Anyways guys, I know a couple of you are actual pros. Advice would be much appreciated!

Thanks!
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Old 09-17-2011, 02:09 AM   #2
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bechemal is super super simple.

I make it all the time for pastitsio ( a greek dish)

the prefect bechemel sauce

1 liter of milk

3/4 of a cup of butter

3/4 of a cup of flour

6 eggs

nutmeg pepper for taste

melt butter

add flower slowly while whisking over heat

once it complete turns into a yellowish kinda of paste
slowly add milk (all over medium heat btw)

when adding milk add more when the milk dissapears

keep whisking over heat

you are done when it thickens up.

take off heat, beat 6 eggs whisk in slowly.

(then I add my 2 cheeses for my pastitsio put it over my greek meat sauce and pasta and then bake it)
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Old 09-17-2011, 06:16 AM   #3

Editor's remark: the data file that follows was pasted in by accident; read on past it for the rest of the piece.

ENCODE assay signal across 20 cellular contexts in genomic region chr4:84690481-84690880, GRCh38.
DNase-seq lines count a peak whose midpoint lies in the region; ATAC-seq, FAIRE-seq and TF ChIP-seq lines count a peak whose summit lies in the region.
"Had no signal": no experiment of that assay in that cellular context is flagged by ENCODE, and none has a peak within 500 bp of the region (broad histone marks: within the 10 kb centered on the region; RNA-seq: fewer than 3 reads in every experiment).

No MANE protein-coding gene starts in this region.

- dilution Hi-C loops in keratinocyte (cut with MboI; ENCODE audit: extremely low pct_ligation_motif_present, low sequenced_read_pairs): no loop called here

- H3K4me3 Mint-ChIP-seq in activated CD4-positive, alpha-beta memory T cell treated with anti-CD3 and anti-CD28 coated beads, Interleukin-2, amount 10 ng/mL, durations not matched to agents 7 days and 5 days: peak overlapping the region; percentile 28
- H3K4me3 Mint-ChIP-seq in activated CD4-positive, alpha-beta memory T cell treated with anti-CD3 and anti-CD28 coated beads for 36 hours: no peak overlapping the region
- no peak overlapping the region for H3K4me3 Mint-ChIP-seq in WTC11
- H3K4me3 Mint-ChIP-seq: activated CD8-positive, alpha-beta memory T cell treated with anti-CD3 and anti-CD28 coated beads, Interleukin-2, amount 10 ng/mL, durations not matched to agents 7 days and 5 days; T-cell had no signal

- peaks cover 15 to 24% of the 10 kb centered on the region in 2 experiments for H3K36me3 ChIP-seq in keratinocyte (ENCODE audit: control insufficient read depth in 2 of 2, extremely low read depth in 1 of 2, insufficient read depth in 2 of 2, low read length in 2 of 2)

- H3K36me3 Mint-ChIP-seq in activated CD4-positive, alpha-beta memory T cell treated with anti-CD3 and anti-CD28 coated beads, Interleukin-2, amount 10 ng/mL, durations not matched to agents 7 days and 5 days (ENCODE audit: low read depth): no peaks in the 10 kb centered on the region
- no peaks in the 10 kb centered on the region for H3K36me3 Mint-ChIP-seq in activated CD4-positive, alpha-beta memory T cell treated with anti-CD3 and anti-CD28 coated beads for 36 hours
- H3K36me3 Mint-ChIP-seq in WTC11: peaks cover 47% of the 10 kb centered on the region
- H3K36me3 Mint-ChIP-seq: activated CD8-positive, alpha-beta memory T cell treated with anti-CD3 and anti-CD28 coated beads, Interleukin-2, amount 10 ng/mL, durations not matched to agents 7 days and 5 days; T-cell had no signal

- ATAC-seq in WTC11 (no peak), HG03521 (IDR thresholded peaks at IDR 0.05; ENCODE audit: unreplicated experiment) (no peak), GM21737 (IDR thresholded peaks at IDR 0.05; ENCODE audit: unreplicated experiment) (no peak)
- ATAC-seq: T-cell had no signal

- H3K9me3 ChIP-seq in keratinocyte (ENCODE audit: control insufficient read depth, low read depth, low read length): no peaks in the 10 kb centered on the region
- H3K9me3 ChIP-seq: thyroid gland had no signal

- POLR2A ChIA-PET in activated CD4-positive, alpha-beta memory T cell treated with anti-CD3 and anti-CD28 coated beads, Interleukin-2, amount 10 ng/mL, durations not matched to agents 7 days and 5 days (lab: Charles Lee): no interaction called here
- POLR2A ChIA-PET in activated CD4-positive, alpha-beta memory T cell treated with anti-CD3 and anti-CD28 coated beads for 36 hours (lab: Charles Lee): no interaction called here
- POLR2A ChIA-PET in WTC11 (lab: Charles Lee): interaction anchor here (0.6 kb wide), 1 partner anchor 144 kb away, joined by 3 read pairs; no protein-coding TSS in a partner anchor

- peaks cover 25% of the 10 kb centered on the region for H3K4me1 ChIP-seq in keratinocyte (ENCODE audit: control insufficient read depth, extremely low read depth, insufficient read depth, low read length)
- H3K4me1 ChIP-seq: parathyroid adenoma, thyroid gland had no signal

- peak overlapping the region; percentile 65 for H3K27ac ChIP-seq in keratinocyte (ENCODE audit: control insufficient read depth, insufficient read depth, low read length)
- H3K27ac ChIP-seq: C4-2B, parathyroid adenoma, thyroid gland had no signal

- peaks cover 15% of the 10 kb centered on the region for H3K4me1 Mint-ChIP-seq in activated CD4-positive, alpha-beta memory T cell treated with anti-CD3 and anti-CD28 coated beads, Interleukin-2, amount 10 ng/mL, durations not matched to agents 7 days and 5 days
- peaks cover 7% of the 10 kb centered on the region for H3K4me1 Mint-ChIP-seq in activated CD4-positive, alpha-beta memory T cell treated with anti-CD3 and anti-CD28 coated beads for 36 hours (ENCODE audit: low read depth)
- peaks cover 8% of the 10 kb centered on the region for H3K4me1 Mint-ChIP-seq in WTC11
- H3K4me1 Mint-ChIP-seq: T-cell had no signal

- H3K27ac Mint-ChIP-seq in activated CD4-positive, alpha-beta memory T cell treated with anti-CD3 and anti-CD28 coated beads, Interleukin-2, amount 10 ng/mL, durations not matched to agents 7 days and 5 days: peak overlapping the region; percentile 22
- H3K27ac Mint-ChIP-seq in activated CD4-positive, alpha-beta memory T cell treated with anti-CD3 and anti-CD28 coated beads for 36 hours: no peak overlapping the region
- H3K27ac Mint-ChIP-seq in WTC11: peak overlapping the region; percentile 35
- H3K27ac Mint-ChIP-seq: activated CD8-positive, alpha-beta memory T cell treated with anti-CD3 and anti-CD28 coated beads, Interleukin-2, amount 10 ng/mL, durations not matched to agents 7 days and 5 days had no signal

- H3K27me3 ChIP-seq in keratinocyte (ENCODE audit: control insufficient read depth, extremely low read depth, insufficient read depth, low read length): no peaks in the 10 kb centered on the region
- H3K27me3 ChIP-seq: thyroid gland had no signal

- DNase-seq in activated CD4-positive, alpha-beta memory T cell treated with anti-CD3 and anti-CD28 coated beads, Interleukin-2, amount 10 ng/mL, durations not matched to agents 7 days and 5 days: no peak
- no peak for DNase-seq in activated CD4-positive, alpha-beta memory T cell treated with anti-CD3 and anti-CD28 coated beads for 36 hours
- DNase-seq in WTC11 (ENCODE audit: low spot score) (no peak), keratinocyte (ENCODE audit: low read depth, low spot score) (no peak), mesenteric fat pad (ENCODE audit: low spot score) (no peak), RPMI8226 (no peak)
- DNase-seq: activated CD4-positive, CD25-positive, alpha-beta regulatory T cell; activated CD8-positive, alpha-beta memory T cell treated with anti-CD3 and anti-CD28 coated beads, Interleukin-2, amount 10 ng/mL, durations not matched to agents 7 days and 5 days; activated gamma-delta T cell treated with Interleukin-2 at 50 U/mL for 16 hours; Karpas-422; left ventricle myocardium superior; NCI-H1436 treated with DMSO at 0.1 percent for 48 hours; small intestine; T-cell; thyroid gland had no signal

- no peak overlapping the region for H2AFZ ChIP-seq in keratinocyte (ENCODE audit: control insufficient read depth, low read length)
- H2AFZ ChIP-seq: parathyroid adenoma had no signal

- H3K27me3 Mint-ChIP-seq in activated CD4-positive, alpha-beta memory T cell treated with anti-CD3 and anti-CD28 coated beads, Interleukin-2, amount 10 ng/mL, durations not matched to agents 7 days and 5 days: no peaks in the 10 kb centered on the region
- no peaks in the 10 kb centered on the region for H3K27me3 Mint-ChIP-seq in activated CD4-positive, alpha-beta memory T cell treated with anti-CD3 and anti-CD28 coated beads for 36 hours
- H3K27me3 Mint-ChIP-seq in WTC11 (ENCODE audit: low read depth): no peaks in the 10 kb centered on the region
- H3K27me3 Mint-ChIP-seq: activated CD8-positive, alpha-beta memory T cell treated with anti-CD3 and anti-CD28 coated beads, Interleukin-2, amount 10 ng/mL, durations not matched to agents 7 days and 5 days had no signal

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im assuming that you don't have a pasta maker to roll out the sheets? If you do it would make your life so much easier because making fresh dough is SUPER easy.

i would also suggest to use a red wine instead of white in your braising liquid. beef broth + red wine = yum

finally your sauce option i would go with the 2nd choice. i prefer a reduced cream sauce for the fact that it isn't as heavy and is quicker to make. If you are making a lot of sauce tho a bechemel would be more efficient.
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Old 09-20-2011, 11:31 AM   #4
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where you getting your white truffle from? Just a paste or an actual Alba? If you are using actual Alba truffles... I think you gotta wait another... 2-3 month before they start popping in Peidmont.

You should actually try a black truffle instead, because most of the time people like to use white truffles for really plainjane ingredients so all you really taste is truffles, but black truffles are a bit more subtle, and compliments the extreme beefiness of oxtail quite well.
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Old 09-20-2011, 11:33 AM   #5
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how are those kirkland (or is it kitchenaid?) dutch ovens btw? I was thinkin about picking one up too, before I just bought a really really basic lodge version.